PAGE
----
With origins based in our far-distant evolution, perhaps to protect intimate relationships, in our current lives where we may change partners several times in the course of a lifetime, jealousy can become a painful burden. The feeling of inadequacy makes it seem a particularly poignant and difficult burden.

So, what can be done? Well, like many things, communication is often at the root of the solution, jealousy is often something we deny in ourselves so just recognising and acknowledging it are also important steps. It’s often too personal and complex for a list of self-help suggestions as seem to be so common in our culture that demands quick fixes. Jealousy isn’t something we can cast off like an unwanted coat when spring comes, it’s a treatment process, and moving beyond jealousy is a skill that often takes a little time to learn.

Having said that, as is so often the case, people can travel through life with often debilitating levels of jealousy, accepting that as their fate. Surely, if you’re affected, it’s worth taking some steps now to hopefully improve the quality of life and relationships still to come…?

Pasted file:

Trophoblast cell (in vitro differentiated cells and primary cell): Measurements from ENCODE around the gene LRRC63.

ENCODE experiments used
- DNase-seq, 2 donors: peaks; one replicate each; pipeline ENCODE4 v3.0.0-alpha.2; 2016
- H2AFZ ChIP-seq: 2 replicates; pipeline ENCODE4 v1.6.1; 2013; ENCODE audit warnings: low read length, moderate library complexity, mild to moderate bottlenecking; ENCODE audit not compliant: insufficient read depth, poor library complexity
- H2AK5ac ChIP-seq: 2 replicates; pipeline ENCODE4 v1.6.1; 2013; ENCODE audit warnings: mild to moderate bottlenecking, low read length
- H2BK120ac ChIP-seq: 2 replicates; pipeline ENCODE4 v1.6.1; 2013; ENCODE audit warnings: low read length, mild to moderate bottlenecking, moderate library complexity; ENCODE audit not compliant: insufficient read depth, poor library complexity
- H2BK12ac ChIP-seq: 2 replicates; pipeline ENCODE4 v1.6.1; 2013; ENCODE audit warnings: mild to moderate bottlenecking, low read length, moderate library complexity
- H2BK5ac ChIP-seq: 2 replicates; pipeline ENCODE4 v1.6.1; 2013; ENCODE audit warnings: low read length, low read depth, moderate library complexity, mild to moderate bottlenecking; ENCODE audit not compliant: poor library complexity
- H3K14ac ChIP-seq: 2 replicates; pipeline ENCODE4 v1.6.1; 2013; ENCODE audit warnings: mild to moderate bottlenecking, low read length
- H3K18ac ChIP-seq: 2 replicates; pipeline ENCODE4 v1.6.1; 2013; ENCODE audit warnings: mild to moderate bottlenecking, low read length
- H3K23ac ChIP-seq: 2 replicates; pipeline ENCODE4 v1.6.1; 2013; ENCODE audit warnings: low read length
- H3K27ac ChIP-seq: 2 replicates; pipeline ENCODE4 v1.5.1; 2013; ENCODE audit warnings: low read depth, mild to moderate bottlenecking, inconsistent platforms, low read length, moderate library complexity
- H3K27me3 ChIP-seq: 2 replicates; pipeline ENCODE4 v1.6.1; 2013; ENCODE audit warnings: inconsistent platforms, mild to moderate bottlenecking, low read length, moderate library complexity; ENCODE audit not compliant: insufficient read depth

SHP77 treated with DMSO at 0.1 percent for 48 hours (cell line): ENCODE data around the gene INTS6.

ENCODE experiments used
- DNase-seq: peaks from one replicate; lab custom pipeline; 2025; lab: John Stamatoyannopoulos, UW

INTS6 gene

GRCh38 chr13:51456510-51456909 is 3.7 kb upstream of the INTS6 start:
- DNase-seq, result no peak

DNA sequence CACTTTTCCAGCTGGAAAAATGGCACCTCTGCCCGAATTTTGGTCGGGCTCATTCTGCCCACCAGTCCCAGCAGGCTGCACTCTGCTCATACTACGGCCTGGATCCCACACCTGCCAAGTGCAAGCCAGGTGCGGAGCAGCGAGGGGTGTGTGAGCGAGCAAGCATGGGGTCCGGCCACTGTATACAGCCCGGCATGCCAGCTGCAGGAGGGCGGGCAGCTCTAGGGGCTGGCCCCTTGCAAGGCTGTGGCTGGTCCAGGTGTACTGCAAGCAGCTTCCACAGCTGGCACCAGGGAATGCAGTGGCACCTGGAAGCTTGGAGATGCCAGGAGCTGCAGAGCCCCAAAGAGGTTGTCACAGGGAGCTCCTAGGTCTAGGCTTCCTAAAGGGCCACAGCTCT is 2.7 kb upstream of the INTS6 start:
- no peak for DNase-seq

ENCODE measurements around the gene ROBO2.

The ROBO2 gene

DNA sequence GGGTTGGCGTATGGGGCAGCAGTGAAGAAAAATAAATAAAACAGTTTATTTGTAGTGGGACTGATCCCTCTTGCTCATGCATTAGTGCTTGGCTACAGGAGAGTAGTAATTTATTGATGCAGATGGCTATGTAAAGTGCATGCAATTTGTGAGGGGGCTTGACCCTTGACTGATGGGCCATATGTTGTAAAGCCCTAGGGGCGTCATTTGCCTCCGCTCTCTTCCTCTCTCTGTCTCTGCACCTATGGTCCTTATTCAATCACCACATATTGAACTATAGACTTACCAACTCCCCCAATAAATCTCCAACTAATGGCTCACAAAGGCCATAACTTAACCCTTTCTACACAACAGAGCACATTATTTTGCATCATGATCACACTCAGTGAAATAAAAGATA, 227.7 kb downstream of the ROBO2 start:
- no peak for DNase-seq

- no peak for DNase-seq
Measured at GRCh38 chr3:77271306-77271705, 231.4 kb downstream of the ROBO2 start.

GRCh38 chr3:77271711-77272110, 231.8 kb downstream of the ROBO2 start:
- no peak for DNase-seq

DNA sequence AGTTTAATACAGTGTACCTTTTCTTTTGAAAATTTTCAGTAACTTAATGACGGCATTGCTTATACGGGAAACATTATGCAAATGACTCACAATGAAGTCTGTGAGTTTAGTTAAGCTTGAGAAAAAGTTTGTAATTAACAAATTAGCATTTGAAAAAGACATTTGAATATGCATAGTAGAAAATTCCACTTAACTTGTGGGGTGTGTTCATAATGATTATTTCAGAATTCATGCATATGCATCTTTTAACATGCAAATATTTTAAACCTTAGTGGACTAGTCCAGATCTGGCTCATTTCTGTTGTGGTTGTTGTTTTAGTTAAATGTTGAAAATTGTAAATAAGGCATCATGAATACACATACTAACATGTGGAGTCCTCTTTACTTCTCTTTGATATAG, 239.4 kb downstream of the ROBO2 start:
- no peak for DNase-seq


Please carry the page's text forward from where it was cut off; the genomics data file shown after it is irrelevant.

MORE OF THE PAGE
Change in therapy

Clients often dwell in the past or live in the future, mindfulness can help with focus as one of many benefits

Clients often dwell in the past or live in the future, mindfulness can help with focus as one of many benefits


Change in therapy, one common denominator is clients often seeks a big change, rather than gradual shifts into change, we can make ourselves mountains to climb. We’re most of us familiar with the famous Chinese quote from Laozi “a journey of a thousand miles begins with a single step” and this is how the guides tell us to effect change, bit by bit. In a world of instant gratification however, this is less appealing than the idea of announcing to the world (or ourselves) that we are suddenly different in a big way, a dramatic way.